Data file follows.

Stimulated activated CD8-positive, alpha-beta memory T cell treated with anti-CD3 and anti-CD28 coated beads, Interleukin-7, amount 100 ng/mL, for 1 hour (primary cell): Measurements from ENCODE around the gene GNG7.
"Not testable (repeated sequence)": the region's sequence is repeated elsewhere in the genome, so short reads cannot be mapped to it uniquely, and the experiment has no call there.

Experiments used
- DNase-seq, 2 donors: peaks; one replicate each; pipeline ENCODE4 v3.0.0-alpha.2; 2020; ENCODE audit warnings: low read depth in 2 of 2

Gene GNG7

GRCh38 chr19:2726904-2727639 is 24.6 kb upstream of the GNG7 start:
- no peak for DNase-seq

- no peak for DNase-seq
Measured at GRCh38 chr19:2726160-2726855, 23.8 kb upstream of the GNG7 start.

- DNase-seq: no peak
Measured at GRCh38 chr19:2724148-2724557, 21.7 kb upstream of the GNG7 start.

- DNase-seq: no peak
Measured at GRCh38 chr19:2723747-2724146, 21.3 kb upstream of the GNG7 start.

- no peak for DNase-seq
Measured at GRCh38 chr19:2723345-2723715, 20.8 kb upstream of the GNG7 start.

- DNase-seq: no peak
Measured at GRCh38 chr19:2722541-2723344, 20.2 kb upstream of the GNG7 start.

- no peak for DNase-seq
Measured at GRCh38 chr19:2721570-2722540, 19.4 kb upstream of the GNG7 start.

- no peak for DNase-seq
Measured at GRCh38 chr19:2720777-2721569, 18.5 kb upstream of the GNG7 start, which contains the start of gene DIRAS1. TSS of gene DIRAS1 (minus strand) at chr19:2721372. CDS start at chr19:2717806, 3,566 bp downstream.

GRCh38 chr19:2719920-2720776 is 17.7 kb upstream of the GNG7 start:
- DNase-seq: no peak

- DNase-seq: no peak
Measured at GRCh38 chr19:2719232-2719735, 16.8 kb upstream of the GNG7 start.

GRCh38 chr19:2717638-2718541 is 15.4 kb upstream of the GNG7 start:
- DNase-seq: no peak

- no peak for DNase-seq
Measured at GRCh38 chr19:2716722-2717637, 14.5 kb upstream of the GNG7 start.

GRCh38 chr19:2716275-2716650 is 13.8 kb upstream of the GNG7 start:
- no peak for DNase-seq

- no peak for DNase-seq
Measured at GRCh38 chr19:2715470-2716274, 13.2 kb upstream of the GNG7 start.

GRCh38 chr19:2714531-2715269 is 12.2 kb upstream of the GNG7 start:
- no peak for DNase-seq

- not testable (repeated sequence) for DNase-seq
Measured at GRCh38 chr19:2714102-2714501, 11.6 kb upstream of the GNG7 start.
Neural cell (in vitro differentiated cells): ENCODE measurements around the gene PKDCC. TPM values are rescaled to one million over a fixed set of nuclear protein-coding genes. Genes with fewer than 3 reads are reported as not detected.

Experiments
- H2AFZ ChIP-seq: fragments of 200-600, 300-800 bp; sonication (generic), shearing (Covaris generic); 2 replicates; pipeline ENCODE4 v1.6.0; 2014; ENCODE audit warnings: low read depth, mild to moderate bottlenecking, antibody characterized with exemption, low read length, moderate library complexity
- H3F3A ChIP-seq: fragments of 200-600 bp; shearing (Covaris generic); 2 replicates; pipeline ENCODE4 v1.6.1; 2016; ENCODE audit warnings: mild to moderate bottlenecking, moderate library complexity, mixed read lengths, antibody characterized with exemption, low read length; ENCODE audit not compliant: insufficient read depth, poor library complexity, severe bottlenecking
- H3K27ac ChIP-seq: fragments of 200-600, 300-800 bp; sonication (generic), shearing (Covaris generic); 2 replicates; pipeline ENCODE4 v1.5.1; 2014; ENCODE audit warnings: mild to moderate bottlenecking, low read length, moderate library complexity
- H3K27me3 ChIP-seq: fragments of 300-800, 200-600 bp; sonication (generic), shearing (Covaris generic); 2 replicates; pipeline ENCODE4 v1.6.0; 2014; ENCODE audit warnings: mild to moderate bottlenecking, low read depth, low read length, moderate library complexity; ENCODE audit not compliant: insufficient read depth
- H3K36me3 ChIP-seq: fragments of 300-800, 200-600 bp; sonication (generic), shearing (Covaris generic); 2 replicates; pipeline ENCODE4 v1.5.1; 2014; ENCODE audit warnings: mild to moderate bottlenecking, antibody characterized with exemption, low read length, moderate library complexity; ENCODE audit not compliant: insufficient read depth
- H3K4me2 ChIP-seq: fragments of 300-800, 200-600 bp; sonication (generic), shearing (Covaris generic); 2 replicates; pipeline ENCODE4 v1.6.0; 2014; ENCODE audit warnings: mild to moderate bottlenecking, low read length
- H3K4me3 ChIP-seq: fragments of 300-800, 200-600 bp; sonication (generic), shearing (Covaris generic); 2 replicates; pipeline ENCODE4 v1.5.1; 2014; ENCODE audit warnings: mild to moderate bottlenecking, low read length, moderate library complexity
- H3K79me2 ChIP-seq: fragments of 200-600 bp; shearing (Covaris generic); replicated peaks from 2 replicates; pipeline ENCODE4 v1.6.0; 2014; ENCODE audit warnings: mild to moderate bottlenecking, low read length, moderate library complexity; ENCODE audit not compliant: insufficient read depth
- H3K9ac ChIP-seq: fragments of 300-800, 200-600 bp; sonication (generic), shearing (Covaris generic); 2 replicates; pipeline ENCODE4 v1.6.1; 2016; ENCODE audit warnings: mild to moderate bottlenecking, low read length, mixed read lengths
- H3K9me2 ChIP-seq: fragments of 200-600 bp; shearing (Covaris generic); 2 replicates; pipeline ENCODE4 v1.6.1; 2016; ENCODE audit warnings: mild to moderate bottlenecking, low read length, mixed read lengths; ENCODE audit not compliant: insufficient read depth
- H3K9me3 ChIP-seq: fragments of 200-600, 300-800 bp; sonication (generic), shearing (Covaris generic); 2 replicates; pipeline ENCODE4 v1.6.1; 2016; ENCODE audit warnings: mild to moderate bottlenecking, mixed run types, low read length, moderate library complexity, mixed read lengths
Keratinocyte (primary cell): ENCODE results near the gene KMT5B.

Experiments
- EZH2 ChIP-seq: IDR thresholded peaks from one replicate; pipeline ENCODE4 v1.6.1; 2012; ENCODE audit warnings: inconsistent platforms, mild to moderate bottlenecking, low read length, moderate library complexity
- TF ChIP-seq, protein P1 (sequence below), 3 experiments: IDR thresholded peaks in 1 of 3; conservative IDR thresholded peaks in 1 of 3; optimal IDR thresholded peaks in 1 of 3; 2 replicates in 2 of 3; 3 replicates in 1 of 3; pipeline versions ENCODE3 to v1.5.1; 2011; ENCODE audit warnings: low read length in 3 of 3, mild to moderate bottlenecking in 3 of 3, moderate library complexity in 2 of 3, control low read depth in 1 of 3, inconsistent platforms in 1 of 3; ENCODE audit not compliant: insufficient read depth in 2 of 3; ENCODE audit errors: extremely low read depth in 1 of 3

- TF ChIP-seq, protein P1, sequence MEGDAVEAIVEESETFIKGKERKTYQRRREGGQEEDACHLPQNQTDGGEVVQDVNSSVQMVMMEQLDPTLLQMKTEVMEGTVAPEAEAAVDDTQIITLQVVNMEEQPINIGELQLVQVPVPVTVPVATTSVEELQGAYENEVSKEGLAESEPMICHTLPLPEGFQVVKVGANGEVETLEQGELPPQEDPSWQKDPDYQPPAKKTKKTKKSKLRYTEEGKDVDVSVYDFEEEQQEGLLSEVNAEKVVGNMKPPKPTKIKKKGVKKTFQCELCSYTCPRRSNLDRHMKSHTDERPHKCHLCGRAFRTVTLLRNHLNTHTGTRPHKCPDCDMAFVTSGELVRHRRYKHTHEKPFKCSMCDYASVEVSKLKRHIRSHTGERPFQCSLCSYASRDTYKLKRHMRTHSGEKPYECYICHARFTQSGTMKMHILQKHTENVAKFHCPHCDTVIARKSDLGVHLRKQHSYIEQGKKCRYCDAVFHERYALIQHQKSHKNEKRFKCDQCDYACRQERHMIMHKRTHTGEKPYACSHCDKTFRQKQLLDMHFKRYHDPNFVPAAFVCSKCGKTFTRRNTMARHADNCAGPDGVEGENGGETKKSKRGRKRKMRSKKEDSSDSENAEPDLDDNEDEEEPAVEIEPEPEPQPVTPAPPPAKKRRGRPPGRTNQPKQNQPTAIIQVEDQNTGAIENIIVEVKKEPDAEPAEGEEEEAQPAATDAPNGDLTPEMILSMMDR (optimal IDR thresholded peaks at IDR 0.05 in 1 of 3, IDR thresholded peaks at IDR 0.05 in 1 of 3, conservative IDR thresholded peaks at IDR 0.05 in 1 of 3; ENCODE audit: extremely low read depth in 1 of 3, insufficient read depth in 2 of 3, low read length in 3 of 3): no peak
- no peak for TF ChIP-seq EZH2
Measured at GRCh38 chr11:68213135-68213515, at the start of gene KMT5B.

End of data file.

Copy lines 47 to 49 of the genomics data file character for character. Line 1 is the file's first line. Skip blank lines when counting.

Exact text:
- H3K79me2 ChIP-seq: fragments of 200-600 bp; shearing (Covaris generic); replicated peaks from 2 replicates; pipeline ENCODE4 v1.6.0; 2014; ENCODE audit warnings: mild to moderate bottlenecking, low read length, moderate library complexity; ENCODE audit not compliant: insufficient read depth
- H3K9ac ChIP-seq: fragments of 300-800, 200-600 bp; sonication (generic), shearing (Covaris generic); 2 replicates; pipeline ENCODE4 v1.6.1; 2016; ENCODE audit warnings: mild to moderate bottlenecking, low read length, mixed read lengths
- H3K9me2 ChIP-seq: fragments of 200-600 bp; shearing (Covaris generic); 2 replicates; pipeline ENCODE4 v1.6.1; 2016; ENCODE audit warnings: mild to moderate bottlenecking, low read length, mixed read lengths; ENCODE audit not compliant: insufficient read depth